09.06.2021 – 09:36
Developing countries are lagging behind in pandemic recovery and face the risk of a renewed economic downturn if vaccine supplies fail to materialize and global inflation rises, the World Bank warned on Tuesday.
Emerging economies are particularly vulnerable, she said, as rising prices and interest rates undermine their ability to deal with the high levels of debt accumulated during the coronavirus crisis.
“As advanced economies recover, many of the world’s poorest countries are being left behind and much remains to be done to reverse the staggering human and economic costs of the pandemic.”, the bank said in its bi-annual Global Economic Prospects report.
“For more,” she added, “Recovery is not assured: the possibility of additional Covid-19 waves, further vaccination delays, rising debt levels or rising inflationary pressures remains a barrier.”
He said the short-term resumption of economic growth worldwide could not offset the misery the pandemic has caused to the poorest. Per capita income losses caused by 2020 would not be completely reversed by 2022 in about two-thirds of developing and developing countries, he said, and in 75 percent of the most fragile, conflict-affected economies .
By the end of this year, about 100 million people will fall back into extreme poverty since the start of the pandemic, the World Bank estimated.
“Globally coordinated efforts are essential to accelerate vaccine delivery and debt relief, especially for low-income countries.” said David Malpass, president of the World Bank.
The report stressed the need to expand the distribution and deployment of vaccines as a precondition for a sustainable global cure.
However, he did not mention the production of vaccines or the growing demands for the suspension of intellectual property rights by pharmaceutical companies to deal with supply shortages. Last month, the US backed a temporary suspension of such rights to Covid-19 vaccines, leaving the UK and the EU as the main opposition to such action.
Speaking to reporters, Malpass said the World Bank did not support the removal of IP rights because doing so could jeopardize research and development costs.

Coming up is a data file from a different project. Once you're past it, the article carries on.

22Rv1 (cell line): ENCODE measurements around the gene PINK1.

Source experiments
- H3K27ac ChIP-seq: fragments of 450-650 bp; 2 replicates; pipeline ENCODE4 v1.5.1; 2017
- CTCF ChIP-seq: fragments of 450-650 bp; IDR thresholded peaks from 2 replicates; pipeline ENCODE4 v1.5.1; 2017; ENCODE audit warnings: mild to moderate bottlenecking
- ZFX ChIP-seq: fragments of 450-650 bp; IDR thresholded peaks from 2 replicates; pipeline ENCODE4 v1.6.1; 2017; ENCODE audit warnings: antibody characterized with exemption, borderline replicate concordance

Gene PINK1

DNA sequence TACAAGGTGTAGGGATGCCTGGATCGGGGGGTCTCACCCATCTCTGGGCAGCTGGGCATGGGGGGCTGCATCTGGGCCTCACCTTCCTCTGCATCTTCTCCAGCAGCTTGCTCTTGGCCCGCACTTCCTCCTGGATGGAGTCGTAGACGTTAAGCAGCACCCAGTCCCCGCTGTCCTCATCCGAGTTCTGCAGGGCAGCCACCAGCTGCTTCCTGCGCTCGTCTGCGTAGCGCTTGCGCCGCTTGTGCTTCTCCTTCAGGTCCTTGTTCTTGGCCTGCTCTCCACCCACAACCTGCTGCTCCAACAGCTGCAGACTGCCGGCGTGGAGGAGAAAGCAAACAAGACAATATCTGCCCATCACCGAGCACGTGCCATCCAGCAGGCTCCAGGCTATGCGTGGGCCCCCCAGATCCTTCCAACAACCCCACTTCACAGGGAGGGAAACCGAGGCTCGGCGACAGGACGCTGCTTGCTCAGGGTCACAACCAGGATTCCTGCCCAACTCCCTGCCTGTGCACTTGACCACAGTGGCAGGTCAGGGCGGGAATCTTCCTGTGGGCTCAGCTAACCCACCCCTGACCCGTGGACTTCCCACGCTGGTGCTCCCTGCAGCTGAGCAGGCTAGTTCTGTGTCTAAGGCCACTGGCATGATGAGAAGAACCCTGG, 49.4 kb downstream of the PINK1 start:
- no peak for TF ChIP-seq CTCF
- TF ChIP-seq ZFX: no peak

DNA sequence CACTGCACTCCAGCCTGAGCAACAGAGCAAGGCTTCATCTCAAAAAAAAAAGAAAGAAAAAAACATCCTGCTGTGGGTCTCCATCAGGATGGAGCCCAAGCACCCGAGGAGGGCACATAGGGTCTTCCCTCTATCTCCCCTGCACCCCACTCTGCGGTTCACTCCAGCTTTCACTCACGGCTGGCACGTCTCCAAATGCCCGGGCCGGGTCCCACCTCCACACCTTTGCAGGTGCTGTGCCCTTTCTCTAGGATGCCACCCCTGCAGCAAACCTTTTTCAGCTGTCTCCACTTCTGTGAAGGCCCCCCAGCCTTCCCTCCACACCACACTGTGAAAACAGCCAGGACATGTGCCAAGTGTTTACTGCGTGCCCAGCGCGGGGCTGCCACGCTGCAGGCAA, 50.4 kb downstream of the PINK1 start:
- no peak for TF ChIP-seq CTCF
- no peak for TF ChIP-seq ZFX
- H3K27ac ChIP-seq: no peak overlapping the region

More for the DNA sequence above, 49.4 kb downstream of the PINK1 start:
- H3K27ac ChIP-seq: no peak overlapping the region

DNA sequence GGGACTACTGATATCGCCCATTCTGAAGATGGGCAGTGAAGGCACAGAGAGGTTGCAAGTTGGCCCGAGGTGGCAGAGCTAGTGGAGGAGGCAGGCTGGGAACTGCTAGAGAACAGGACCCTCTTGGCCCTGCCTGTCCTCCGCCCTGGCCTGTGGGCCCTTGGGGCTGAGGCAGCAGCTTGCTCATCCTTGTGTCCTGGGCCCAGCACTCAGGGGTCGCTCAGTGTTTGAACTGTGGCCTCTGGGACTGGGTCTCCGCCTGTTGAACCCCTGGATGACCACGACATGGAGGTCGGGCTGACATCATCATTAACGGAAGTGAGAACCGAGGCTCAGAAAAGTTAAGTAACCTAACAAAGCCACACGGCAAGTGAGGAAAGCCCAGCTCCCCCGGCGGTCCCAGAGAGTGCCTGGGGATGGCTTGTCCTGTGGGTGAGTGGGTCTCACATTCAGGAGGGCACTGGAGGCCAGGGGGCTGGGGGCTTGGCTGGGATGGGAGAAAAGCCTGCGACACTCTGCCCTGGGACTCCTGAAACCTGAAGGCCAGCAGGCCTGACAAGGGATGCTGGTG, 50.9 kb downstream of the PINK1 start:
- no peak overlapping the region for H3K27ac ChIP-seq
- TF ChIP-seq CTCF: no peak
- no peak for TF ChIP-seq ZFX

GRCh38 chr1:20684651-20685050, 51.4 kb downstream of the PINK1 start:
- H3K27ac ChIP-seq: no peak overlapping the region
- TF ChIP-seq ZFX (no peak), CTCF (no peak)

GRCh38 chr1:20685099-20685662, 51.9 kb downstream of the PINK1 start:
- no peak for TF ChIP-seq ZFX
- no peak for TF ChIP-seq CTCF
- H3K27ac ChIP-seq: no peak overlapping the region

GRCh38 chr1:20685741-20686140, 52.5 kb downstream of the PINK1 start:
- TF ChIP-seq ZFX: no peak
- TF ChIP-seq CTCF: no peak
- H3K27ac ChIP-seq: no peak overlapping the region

“The World Bank supports licensing and technology transfer to developing countries to strengthen global supply.” he said. “A very critical part of the supply chain is the invention and creation of production techniques. Above all, as we move into the reinforcement phase, it will be vital that flows [e kërkimit dhe zhvillimit] continue to grow so that we can create vaccines that apply to new variants. ”
The Washington-based institution singled out the record level of debt worldwide, especially among developing and developed countries, as a threat to economic stability. She said the global financial system was vulnerable to a sudden rise in interest rates if there was an increase in risk aversion among investors, inflation or expectations of faster monetary tightening.
Consumer price inflation is likely to exceed expectations this year in half of all emerging economies setting such targets, the report said. If growth is temporary, and consumers and investors continue to believe that the targets will be met, policymakers may be able to leave monetary policy unchanged.
“If, however, inflation expectations risk becoming uncompetitive, [tregu në zhvillim dhe ekonomia në zhvillim] central banks may be forced to tighten monetary policy more than would be appropriate ”, the report warned.
Ayhan Kose, director of the World Bank Prospects Group, which analyzes changes in the global economy, said higher inflation could complicate the policy choices of the poorest countries in the coming months, as some of them still rely on measures of expansion support to ensure a sustained recovery.
“If rising inflationary pressures cause market participants to worry, they could cause an increase in risk premiums.” he said. “Developed markets and emerging economies are vulnerable because of their record high debts. “In the event of market disruptions, capital outflows may force them to tighten policies in a way that could stifle their recovery.”
Translated and adapted for Konica.al by Financial Times